These values are reflected in the most recent DOH Practical Guide on Religion or Belief stating that "A holistic approach to the patient, which takes account of their physical, cultural, social, mental and spiritual needs, would seem to have a particular significance within mental health services." [Religion or Belief: 2009: 32]
As well as dealing with diet, dress, surgical procedures and privacy, the Guide deals specifically with mental illness drawing attention to the variety of spiritual interpretations of mental illness and differing attitudes to the use of psychotropic drugs, though it is factually wrong in asserting that "All the major world religions condemn suicide unequivocally." [Religion or Belief 2009: 34] The Church of England does not.
So how is all of this working out in SSSFT? At policy level it has some way to go. Published in 2005, its review date  has expired. It acknowledges its obligations in its preamble:
"Staff and users of our service are treated equitably, with dignity and respect, involved and considered in every aspect of changes affecting their employment or health care within the Trust." [SSSFT 2005: 1]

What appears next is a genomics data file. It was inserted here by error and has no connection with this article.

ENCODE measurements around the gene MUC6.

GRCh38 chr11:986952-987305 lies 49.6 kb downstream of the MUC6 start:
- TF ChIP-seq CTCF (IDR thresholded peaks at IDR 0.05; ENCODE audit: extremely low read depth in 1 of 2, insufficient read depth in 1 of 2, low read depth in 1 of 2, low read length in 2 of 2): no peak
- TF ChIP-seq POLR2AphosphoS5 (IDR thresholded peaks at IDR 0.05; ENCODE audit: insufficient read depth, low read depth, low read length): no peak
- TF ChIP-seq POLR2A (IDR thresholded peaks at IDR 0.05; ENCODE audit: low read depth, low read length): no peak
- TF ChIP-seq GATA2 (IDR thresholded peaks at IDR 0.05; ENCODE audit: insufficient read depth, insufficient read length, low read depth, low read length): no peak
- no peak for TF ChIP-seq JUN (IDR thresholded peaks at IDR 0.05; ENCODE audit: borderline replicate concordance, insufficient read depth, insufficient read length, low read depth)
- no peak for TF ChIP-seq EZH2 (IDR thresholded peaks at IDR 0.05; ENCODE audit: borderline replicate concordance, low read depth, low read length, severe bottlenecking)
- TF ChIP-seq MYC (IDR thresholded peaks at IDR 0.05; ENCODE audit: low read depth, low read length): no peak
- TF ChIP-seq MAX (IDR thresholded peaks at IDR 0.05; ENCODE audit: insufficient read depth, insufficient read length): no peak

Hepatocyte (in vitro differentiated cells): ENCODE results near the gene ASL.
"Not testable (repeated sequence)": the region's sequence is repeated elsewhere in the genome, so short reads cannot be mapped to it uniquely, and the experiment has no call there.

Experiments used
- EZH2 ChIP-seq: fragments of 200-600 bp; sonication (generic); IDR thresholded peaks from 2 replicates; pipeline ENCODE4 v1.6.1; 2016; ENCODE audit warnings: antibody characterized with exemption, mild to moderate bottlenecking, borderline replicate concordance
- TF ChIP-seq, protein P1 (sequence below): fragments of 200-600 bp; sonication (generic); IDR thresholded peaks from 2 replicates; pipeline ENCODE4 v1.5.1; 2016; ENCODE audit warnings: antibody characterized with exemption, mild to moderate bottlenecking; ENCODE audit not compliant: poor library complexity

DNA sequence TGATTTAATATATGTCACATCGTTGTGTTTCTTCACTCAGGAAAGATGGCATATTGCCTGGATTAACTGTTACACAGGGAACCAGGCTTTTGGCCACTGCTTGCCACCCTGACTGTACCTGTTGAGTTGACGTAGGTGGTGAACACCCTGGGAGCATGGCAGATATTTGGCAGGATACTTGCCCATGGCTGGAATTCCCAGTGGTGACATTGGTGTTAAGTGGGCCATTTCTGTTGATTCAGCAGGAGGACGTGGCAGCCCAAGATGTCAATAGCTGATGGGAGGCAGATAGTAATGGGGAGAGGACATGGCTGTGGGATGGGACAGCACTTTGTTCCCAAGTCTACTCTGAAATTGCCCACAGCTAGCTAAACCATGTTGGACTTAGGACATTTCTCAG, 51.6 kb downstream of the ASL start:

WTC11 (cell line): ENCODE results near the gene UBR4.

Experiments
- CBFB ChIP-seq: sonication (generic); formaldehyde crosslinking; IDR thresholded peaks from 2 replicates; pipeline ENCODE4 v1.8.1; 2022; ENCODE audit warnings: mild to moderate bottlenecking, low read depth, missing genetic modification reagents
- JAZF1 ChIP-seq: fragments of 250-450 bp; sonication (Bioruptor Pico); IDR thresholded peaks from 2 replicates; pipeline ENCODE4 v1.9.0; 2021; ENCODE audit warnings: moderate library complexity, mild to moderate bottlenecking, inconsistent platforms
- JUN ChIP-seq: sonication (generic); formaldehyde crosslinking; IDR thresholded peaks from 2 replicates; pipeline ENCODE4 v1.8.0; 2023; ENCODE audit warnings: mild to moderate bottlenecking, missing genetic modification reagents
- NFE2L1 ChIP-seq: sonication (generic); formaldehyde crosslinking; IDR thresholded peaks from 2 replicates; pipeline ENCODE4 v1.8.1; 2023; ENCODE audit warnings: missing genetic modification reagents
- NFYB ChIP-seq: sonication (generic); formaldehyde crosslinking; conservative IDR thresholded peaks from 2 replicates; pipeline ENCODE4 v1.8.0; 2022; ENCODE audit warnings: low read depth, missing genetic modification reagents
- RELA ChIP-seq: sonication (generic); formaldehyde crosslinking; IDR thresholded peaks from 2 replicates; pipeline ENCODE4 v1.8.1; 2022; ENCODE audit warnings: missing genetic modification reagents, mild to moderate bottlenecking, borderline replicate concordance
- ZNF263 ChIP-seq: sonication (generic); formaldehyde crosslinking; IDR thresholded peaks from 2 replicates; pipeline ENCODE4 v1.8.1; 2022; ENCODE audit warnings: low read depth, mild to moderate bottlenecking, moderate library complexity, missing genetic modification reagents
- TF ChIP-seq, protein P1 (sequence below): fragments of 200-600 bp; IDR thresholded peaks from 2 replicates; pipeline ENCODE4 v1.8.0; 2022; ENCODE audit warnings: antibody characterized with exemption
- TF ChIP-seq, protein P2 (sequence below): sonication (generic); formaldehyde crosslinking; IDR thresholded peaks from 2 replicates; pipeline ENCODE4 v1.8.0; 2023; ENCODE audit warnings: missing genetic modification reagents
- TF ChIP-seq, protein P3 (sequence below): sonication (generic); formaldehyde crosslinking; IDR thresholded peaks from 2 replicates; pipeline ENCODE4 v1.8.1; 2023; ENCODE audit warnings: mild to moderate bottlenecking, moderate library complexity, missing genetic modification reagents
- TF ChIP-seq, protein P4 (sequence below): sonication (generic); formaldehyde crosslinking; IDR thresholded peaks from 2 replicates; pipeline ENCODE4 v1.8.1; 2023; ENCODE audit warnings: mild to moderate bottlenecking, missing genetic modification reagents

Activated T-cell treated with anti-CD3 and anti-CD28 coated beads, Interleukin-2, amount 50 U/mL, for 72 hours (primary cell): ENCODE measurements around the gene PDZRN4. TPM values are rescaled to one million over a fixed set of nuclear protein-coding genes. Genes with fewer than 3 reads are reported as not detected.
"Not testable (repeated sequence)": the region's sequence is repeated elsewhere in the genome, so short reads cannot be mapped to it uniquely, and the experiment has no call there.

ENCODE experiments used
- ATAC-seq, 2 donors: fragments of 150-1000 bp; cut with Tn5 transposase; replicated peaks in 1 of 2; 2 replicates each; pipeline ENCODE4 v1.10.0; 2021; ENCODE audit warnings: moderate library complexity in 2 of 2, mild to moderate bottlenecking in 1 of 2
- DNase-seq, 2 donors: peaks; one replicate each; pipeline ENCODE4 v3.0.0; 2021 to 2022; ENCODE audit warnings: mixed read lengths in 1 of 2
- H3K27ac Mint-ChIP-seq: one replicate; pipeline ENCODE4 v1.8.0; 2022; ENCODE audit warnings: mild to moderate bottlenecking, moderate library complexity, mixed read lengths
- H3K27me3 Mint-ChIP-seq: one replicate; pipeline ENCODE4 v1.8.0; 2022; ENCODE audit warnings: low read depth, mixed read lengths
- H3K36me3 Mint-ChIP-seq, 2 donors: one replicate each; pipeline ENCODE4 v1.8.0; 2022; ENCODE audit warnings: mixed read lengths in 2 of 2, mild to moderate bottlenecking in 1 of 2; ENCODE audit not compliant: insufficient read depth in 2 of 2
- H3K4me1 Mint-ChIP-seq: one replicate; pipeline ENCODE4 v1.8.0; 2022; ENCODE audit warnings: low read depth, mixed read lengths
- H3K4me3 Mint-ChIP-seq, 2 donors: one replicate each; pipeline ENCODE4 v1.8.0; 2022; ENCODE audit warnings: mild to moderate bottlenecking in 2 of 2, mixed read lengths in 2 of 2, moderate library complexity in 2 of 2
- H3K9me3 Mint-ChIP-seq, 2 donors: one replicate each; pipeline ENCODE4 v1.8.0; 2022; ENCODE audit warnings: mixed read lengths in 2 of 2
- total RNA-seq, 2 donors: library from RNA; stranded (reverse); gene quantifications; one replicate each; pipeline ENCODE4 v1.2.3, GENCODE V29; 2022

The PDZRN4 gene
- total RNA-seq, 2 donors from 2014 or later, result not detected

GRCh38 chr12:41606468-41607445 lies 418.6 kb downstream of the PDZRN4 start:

There is however no further consideration of service delivery concentrating solely on employment aspects of equality and diversity.
Despite this, there are several instances of good practice locally. The number of other-faith groups in the area is very small. Within STW, [population 445000, and 99.1% white], Telford and Wrekin, [population 160,000], has the most diverse religious mix with 74.3% Christian and 2.5% Muslim and Sikh. [2005 National Census].
Nevertheless, Shelton Hospital set up a multifaith room with sacred texts and artifacts of six world faiths and a monthly multi-faith calendar. Patient leaflets alert new arrivals to the existence of the room which has become well used. A Hindu patient has used it recently for meditation and Muslim staff use it for prayer-times. Space has been created in the planned new hospital for religion and spirituality, including en suite wuzu [washing] facilities. In the case of a long-term Muslim patient, arrangements have been made for him to visit the nearest mosque 12 miles away for worship.